Boris Johnson says at least one person infected with omicron had died
Johnson, who on Sunday warned of a “tidal wave” of infection from the mutation, told reporters: “Sadly, at least one patient has been confirmed to have died with omicron."
Britain also said on Monday that the omicron coronavirus variant was spreading at a “phenomenal rate” and now accounted for about 40 percent of infections in London, so people should get a booster shot because the double-vaccinated are still vulnerable.
Since the first omicron cases were detected on Nov. 27 in the United Kingdom, Prime Minister Boris Johnson has imposed tougher restrictions and told the nation on Sunday that a “tidal wave” of omicron was coming.
Britain says that unless action is taken there could be a million people infected with omicron by the end of the month.
Health Secretary Sajid Javid told Sky News: “It’s spreading at a phenomenal rate, something that we’ve never seen before, it’s doubling every two to three days in infections."
Read more: Pregnant refugees who arrive in Britain not being seen by doctors for weeks after arrival
“That means we’re facing a tidal wave of infection, we’re once again in a race between the vaccine and the virus.”
The pound fell 0.4 percent to $1.3225, while it was broadly steady against the euro at 85.29 pence.
Johnson, who is grappling with a rebellion in his party over measures to curb omicron and an outcry over alleged parties at his Downing Street office during last year’s lockdowns, said people should rush to get booster vaccines to protect “our freedoms and our way of life.”
After COVID-19 was first detected in China in late 2019, he faced criticism for initially resisting lockdown.
He has also been criticized for overseeing mistakes in transferring patients into care homes, and for building a costly test-and-trace system that failed to stop a deadly second wave.
Johnson has repeatedly said that while mistakes were made, the government was making decisions at pace in the biggest public health crisis for generations and that his government was swift to roll out vaccines.
Across the world, COVID has killed 5.3 million people, wiped out trillions of dollars in economic output and turned normal life upside down for many. In the United Kingdom, more than 146,000 people have died from COVID.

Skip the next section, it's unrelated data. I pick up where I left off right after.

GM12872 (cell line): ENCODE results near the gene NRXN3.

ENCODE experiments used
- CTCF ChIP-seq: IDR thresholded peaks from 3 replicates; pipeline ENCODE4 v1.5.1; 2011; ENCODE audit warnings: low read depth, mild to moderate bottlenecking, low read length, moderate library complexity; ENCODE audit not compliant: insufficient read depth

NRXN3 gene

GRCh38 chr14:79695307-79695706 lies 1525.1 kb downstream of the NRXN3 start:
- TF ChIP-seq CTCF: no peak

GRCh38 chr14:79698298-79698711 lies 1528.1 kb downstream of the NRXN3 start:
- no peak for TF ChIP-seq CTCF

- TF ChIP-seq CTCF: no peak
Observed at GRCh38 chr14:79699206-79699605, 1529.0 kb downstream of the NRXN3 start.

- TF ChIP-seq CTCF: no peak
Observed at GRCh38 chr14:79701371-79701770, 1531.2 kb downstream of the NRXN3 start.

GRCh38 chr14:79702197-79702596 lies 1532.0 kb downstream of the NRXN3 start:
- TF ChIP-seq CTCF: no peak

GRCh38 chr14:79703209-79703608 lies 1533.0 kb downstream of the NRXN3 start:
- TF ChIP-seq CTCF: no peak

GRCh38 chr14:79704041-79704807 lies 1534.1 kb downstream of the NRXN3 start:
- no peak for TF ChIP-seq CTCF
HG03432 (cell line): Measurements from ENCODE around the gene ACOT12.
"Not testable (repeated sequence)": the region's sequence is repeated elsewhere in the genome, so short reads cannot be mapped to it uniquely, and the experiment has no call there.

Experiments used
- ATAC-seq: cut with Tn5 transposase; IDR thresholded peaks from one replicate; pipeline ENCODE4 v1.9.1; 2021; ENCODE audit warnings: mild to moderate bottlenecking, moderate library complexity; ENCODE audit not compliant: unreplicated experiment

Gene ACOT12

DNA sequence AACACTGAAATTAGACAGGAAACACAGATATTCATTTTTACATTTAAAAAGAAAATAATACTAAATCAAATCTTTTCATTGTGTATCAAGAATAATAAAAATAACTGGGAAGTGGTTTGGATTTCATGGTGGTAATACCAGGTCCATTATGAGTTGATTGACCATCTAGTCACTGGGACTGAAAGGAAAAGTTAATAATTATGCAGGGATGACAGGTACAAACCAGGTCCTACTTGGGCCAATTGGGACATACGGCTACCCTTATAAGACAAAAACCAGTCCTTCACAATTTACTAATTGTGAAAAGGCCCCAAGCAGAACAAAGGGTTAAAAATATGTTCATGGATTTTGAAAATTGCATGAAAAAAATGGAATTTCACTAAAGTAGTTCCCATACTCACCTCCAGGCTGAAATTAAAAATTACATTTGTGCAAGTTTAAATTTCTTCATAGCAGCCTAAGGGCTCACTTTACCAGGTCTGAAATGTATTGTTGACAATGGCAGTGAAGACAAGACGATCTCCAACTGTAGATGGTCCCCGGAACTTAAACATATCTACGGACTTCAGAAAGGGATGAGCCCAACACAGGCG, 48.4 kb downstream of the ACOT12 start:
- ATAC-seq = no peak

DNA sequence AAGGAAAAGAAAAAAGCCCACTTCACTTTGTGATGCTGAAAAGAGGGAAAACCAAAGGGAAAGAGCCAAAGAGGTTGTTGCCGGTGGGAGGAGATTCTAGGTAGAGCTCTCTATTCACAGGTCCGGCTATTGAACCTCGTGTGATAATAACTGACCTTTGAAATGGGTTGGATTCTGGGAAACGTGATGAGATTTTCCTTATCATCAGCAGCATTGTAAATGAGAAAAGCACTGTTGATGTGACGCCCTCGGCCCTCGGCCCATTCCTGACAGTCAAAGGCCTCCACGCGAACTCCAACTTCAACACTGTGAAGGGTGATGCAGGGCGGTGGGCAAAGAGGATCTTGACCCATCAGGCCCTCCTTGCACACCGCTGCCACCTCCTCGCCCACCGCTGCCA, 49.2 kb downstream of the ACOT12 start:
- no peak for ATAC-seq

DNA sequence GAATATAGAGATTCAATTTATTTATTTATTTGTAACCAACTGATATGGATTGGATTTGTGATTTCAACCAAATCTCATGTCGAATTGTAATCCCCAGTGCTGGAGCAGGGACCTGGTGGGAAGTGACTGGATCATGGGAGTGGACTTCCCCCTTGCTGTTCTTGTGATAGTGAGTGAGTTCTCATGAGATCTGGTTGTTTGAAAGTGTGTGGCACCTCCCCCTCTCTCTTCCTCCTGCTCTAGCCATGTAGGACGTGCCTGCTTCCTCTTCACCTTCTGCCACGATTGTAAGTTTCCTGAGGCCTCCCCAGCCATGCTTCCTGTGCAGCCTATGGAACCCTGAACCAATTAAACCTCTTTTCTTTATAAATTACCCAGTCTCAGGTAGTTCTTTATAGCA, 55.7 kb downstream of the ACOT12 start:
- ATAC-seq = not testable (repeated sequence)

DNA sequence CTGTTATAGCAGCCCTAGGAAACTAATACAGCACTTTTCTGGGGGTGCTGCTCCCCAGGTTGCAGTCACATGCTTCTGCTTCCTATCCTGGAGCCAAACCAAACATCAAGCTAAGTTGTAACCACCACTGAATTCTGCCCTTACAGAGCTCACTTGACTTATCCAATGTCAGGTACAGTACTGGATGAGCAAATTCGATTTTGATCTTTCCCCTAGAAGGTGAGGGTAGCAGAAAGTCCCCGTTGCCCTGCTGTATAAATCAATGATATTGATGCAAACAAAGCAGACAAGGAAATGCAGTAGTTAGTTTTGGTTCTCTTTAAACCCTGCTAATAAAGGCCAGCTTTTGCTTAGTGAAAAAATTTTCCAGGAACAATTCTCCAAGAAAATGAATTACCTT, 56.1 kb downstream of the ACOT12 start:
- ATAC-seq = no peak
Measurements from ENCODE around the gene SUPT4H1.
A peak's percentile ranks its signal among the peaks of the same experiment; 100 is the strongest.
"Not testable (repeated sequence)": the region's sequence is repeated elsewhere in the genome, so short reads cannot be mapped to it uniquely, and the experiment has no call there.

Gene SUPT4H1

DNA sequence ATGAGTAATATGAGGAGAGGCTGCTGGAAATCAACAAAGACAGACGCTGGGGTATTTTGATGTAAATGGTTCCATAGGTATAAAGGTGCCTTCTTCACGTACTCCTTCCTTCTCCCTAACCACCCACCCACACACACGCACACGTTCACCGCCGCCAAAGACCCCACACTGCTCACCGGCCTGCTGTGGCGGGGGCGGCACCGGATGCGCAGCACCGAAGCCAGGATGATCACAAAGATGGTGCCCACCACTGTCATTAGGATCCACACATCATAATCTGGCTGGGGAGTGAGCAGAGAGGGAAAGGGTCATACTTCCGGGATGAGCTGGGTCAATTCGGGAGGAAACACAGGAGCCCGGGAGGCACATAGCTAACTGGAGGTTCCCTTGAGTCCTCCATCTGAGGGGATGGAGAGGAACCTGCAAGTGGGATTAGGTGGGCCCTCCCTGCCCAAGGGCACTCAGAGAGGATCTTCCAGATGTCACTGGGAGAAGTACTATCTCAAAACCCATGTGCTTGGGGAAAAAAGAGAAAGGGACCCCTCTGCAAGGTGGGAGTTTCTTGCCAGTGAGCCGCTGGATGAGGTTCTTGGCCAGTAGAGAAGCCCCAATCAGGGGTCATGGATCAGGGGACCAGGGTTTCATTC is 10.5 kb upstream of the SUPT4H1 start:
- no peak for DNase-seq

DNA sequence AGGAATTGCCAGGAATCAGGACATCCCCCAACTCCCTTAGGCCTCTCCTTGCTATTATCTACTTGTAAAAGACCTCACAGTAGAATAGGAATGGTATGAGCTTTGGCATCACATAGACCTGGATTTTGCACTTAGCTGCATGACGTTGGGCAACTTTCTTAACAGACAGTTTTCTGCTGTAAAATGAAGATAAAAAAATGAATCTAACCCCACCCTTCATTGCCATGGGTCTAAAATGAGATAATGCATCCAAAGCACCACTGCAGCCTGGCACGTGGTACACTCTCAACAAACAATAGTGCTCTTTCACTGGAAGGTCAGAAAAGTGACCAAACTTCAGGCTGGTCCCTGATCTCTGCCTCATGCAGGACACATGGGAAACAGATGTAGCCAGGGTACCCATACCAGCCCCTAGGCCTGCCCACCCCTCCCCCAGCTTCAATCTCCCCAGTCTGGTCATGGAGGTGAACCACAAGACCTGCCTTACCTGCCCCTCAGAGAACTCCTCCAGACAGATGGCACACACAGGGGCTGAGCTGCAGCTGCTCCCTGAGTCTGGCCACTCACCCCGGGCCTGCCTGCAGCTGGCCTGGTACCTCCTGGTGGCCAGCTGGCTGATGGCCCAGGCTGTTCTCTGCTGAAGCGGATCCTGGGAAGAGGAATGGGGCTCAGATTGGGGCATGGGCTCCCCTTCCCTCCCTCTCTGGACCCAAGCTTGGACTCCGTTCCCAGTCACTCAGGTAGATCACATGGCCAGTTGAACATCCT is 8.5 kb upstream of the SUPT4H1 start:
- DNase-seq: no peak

Read more: Vladimir Putin reveals he drove a taxi to make ends meet after fall of Soviet Union
As Johnson tries to stem the spread of omicron, he faces growing anger from libertarians in his party over stiffer COVID rules and sinking poll ratings.
He has faced criticism over his handling of a sleaze scandal, the awarding of lucrative COVID contracts, the refurbishment of his Downing Street flat and a claim he intervened to ensure pets were evacuated from Kabul during the chaotic Western withdrawal in August.
An Ipsos MORI survey for The London Evening Standard newspaper showed opposition Labour leader Keir Starmer’s ranking was 13 percentage points ahead of Johnson, the first time a Labour leader had been viewed as a more capable prime minister since 2008.
It also echoed other polls by showing Labour up three points on 39 percent ahead of Johnson’s Conservatives, who were down one point since the last survey in November on 35 percent.
Read more: Turkish lira collapse piles misery on northern area of war-torn Syria
Javid said although there had been no deaths confirmed in England and just 10 people hospitalized with the omicron variant, its swift spread meant that unless the government acted the health service could be overwhelmed.
Javid said: “Two doses are not enough, but three doses still provide excellent protection against symptomatic infection."
The government wants to offer all adults a booster by New Year, an ambitious target given the Christmas holiday and that vaccinating 1 million people per day is around double the current 530,000 per day.